What is Multiculturalism and Should We Embrace It?

Aug 26, 2018 by

by Joseph Pearce, The Imaginative Conservative:

Multiculturalism is a thorny topic. It is also a topic on which any truly rational discussion is very difficult. The problem is that many people equate criticism of multiculturalism with racism. Since nobody wants to be accused of racism (quite rightly), it is easier and safer to avoid talking about anything that might get one accused of it. This is, however, unhelpful in a world in which multiculturalism is often the very cause of much of the racism in society. If we wish to address the evil of racism, we must address its causes, one of which is a certain type of multiculturalism.Before we look at contemporary multiculturalism, it might be helpful to look at how it has impacted history, for better or worse.

Let’s begin with the Norman Conquest of England, the 950th anniversary of which we commemorate this year. For Hilaire Belloc, a dyed-in-the-wool Francophile, this had been a blessing for England, infusing English culture with a French influence which Belloc believed was beneficial. For J.R.R. Tolkien, however, an equally dyed-in-the-wool defender of Anglo-Saxondom, the Conquest had been an unmitigated disaster, bringing to an end a golden age of English culture, alive with great saints and great works of literature. For Belloc, the Conquest was the birth of true England; for Tolkien, it was the destruction of the Shire.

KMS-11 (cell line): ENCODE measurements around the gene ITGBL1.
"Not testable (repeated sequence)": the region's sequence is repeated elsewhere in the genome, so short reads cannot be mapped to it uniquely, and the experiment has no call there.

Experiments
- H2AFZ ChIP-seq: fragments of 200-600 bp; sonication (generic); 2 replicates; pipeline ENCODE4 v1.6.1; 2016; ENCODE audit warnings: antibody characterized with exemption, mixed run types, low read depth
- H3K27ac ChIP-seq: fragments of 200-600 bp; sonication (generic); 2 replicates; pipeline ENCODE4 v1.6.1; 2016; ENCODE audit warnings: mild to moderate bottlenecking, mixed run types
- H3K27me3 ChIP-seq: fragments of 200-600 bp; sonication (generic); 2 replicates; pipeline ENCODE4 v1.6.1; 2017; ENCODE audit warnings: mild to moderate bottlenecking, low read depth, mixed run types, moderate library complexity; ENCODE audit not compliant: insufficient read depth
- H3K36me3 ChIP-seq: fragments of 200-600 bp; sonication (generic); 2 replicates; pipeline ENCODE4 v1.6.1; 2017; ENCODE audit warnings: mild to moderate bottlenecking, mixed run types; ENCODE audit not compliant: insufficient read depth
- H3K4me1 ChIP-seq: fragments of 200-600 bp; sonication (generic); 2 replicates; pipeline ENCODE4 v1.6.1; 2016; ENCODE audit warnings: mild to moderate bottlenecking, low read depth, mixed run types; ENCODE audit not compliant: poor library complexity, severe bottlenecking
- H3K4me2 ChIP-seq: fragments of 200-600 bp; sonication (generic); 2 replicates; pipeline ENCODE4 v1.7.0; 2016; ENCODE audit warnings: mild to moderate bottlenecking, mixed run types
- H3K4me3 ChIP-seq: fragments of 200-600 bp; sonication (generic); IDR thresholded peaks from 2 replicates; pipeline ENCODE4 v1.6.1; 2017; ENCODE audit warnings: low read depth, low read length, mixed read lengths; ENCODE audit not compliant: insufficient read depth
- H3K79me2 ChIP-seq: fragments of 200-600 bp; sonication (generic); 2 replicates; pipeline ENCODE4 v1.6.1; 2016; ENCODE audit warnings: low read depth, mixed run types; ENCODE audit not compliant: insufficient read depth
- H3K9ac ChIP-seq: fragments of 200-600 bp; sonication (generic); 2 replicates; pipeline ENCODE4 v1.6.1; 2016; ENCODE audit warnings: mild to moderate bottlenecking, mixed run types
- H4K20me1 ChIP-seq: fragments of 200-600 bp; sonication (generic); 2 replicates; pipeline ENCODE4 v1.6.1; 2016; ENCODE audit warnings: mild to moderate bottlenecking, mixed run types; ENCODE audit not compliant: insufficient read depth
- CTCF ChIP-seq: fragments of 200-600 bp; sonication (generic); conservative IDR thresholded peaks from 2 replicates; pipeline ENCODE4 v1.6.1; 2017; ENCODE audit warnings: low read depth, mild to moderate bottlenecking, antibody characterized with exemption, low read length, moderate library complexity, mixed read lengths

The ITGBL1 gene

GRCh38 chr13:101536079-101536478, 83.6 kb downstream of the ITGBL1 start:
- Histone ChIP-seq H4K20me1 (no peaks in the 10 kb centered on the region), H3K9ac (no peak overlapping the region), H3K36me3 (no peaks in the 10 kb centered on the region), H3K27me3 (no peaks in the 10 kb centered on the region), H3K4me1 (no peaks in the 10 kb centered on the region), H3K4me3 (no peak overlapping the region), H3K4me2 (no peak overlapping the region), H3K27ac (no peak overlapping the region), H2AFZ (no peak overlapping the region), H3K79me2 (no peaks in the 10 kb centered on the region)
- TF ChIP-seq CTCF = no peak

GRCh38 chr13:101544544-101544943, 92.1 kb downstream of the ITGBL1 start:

There is no doubt that the multicultural fusion of the two languages, Old English and Norman French, which happened over the following centuries, flowering into full bloom with Chaucer and reaching breathtaking heights with Shakespeare, has given us the English language that we love. Yet it came at the cost of Old English, which was killed in the process of the fusion, a loss that Tolkien and others would no doubt think was too high a price to pay.

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